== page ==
Dori: Rebuffed by City of Seattle, grassroots volunteers get ‘Lawn Mower Man’ off the streets
After more than a year of terrorizing Ballard neighbors with noise and profanity from his encampment on a public sidewalk, Seattle’s headline-grabbing “Lawn Mower Man” has agreed to accept shelter placement.
What finally convinced Charles Woodward to leave the chaos of blaring round-the-clock music, two wooden sheds, more than a dozen lawn mowers and his ear-splitting metal grinder? Two women from “We Heart Seattle” – a grassroots crew of neighbors from Northwest Seattle who were recently chastised by Seattle City Councilmember Dan Strauss and other city leaders for cleaning up 320,000 pounds of curbside garbage and helping 68 indigent tent-and-tarp dwellers off the street and into shelters.
The key to persuading Woodward to leave the corner of Eighth Avenue Northwest and Northwest 49th Street? WHS organizer Andrea Suarez credits volunteer teammate Tracy Belaire, who was formerly homeless and living in a Bitter Lake encampment before finding support and moving to a women’s shelter.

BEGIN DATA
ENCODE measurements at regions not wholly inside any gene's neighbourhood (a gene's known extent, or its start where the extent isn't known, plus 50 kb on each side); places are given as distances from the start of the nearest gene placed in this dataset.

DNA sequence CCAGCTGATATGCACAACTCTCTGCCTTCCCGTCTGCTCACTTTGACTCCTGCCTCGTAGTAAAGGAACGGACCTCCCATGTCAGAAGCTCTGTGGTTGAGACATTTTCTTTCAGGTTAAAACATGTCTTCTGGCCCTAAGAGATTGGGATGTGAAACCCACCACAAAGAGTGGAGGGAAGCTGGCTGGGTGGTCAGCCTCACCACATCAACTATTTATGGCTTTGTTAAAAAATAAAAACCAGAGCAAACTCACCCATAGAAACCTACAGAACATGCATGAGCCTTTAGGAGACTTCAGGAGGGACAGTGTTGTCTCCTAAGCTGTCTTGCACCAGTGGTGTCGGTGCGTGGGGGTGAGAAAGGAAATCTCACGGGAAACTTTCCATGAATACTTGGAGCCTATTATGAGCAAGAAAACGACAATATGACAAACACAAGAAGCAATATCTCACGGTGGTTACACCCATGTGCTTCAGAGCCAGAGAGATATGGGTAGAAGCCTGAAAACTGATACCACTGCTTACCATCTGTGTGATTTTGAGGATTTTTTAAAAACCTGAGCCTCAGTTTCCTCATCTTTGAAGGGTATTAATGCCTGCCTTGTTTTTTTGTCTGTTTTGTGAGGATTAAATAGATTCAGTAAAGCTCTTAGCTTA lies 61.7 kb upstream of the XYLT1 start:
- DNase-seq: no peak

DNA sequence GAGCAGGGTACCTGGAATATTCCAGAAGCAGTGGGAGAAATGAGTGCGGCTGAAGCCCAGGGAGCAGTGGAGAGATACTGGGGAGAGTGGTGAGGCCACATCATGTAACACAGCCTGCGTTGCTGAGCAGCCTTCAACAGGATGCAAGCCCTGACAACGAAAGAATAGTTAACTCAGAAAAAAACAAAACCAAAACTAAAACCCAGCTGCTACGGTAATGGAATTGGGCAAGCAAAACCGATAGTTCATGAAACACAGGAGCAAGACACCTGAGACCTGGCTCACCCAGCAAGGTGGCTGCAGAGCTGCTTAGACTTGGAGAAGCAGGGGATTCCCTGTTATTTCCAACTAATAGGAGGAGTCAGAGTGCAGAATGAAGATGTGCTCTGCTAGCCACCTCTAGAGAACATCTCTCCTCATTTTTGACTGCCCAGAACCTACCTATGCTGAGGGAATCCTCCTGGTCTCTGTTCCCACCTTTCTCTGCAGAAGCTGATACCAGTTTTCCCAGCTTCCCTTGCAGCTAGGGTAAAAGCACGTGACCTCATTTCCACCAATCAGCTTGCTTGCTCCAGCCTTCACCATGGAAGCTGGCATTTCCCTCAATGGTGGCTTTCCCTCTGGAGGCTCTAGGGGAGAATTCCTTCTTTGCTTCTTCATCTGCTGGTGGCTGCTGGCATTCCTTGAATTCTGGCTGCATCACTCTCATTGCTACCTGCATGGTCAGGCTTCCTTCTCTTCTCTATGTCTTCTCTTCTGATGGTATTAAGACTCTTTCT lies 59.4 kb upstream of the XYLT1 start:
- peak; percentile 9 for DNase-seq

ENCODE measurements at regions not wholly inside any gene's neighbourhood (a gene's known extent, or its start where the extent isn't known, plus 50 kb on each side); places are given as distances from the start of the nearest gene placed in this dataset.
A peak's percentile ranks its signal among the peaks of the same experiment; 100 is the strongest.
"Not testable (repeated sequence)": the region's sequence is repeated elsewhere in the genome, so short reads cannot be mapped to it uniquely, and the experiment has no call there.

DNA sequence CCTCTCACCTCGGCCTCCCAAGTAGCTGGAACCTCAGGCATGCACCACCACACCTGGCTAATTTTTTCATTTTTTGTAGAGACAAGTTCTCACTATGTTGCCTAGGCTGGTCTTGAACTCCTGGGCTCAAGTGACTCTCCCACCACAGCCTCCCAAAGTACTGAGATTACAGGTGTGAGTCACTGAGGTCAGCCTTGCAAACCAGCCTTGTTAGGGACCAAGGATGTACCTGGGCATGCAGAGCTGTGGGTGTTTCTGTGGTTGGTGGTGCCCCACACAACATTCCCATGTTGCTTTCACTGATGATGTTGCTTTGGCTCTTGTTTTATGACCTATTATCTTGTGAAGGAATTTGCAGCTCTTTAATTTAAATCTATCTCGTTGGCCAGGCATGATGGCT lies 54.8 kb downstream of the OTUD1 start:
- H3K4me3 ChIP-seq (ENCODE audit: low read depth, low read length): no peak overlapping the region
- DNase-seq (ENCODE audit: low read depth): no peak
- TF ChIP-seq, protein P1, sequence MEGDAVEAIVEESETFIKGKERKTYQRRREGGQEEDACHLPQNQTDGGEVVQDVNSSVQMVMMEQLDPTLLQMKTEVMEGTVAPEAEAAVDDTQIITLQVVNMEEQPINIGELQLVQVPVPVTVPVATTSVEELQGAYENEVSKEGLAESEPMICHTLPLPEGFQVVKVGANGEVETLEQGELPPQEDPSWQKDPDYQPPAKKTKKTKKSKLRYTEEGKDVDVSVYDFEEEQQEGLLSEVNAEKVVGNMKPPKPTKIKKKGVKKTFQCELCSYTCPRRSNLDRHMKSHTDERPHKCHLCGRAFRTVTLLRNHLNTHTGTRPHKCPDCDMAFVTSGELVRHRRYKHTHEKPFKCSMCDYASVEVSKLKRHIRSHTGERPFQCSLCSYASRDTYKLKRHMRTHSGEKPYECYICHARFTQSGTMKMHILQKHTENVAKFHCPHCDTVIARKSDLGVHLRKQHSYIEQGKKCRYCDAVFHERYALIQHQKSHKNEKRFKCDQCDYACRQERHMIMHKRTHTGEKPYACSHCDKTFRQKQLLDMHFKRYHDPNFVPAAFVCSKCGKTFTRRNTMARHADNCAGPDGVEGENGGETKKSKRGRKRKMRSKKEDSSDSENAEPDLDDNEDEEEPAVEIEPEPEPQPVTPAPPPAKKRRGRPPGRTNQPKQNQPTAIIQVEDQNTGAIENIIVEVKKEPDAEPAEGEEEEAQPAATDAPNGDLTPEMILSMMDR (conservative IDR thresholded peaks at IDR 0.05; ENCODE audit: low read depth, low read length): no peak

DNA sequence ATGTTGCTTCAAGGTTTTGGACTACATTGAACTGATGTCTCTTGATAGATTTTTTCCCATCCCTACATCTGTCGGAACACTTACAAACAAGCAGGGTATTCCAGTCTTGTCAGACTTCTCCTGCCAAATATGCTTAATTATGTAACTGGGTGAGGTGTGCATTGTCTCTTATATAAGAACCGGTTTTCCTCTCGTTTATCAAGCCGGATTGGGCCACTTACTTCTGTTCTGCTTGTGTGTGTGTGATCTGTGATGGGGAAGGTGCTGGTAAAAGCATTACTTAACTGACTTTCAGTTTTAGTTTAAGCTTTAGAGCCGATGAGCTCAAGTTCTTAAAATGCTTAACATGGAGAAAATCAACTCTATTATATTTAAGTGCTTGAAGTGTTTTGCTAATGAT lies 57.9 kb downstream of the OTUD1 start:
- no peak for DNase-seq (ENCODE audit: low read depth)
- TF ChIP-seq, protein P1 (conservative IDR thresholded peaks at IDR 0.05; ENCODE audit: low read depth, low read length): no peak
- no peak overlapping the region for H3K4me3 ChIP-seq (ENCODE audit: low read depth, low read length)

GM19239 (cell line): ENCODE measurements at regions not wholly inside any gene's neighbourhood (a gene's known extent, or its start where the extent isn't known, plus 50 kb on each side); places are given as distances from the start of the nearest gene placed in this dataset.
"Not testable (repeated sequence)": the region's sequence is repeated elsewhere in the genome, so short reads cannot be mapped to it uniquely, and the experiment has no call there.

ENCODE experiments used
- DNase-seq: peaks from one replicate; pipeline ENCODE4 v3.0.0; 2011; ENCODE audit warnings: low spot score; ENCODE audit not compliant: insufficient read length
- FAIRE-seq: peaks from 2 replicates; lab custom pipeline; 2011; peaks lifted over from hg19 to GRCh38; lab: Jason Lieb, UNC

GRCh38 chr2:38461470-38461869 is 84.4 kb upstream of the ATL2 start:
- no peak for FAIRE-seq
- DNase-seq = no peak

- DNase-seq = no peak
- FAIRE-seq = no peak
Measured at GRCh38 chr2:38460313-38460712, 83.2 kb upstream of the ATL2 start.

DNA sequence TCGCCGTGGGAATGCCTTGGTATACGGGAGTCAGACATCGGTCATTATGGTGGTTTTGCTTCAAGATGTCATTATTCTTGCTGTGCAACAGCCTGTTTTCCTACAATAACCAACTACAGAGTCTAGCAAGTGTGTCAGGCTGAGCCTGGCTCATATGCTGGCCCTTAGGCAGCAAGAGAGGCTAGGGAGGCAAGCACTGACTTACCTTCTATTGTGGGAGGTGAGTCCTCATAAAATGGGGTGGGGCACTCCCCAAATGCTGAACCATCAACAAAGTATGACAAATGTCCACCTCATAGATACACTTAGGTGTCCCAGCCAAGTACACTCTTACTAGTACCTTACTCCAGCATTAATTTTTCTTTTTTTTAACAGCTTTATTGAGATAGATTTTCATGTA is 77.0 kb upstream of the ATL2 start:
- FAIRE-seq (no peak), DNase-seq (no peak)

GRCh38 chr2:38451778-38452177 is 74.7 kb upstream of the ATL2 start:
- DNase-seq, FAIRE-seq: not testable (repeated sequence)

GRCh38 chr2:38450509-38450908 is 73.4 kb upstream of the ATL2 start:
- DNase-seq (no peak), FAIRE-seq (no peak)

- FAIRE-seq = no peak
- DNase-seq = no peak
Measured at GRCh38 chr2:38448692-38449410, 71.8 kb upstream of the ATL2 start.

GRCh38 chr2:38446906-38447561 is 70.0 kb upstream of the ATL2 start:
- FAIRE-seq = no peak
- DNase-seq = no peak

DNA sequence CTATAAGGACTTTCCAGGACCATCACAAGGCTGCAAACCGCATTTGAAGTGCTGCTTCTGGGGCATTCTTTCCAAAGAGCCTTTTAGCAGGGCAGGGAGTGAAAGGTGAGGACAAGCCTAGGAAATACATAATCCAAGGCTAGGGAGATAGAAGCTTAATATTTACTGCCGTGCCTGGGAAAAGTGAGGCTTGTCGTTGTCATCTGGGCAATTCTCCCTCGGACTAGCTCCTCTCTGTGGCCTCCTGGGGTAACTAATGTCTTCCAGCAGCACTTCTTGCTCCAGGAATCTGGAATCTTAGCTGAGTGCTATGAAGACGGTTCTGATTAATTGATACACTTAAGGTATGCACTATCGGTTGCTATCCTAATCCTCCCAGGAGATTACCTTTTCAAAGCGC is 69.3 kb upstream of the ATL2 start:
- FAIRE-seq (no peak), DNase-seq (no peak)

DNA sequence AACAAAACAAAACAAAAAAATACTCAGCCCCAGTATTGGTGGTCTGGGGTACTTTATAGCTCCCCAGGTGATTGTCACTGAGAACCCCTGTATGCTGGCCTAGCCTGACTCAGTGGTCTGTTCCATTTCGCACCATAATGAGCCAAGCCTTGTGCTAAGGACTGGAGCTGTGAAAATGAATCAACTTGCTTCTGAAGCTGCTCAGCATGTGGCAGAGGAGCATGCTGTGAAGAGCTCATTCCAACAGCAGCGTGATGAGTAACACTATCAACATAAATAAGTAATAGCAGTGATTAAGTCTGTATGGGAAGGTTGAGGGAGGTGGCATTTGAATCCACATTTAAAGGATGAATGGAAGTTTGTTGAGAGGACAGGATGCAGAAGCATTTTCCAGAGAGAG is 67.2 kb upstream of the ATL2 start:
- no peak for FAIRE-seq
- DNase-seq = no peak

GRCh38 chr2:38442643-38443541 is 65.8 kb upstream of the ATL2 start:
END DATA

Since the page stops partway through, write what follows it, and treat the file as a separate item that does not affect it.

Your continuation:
After Belaire “broke the ice” with Woodward, Suarez says WHS outreach volunteers “clicked with him.” Instead of lashing out in crude, profanity-laced tirades like those shown by KOMO TV reporter Jonathan Chou, Suarez found him to be “grumpy and mean, but his heart is there, too, somewhere deep down.”
Suarez says Woodward laughed when she told him, “you remind me of ‘Bad Santa in Jail.'”
Ten minutes after meeting him, “Charles and Tracy were embracing and laughing and she was in tears,” Suarez said. “He really reminds us of a bunch of different characters we’ve all probably had in our life at one point.”
After opening up to both women, Suarez says, Woodward told them: “‘I’m tired of being angry,’ … and he started telling me what kind of housing he would accept.”
Belaire, who calls herself “lucky” to volunteer on the streets, calls Woodward “wonderful.”
“He’s got a special place in my heart,” she said.
“One thing Charles wanted me to get out is that he is not a drug user. We didn’t find one needle, cap, pipe, foil or broken alcohol bottle,” Suarez added. “We removed more than 10,000 pounds over the last week and it was just a lot of hoarding.”
Listen to Dori’s entire interview with Suarez and Belaire:
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